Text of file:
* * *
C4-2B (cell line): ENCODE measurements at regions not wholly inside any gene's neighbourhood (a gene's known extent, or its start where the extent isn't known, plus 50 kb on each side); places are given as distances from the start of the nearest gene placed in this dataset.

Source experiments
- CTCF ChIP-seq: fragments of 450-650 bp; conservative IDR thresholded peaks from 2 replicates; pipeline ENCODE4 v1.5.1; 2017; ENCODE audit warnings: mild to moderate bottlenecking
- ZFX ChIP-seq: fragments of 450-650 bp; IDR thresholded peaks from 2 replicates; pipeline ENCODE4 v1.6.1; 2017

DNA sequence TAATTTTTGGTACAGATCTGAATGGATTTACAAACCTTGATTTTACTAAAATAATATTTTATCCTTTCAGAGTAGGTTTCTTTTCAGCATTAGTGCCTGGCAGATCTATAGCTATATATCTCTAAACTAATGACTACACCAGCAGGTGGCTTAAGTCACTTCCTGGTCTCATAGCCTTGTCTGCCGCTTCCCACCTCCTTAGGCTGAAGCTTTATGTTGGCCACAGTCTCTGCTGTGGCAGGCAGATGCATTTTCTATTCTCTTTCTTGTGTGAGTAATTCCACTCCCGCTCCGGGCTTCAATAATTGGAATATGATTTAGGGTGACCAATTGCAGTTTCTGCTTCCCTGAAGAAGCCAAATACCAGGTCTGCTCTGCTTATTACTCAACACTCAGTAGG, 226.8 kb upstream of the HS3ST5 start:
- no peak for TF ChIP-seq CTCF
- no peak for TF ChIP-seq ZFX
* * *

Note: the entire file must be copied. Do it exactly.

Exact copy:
C4-2B (cell line): ENCODE measurements at regions not wholly inside any gene's neighbourhood (a gene's known extent, or its start where the extent isn't known, plus 50 kb on each side); places are given as distances from the start of the nearest gene placed in this dataset.

Source experiments
- CTCF ChIP-seq: fragments of 450-650 bp; conservative IDR thresholded peaks from 2 replicates; pipeline ENCODE4 v1.5.1; 2017; ENCODE audit warnings: mild to moderate bottlenecking
- ZFX ChIP-seq: fragments of 450-650 bp; IDR thresholded peaks from 2 replicates; pipeline ENCODE4 v1.6.1; 2017

DNA sequence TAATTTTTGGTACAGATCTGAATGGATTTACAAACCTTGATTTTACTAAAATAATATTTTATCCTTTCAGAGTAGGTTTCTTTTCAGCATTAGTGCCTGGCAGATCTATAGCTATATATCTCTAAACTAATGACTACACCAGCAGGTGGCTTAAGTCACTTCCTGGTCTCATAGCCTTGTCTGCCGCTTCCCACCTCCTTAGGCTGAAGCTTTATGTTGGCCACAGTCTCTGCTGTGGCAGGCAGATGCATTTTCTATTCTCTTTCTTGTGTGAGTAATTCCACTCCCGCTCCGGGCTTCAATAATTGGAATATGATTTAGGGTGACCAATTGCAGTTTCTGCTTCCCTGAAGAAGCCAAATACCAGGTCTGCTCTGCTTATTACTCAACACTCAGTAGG, 226.8 kb upstream of the HS3ST5 start:
- no peak for TF ChIP-seq CTCF
- no peak for TF ChIP-seq ZFX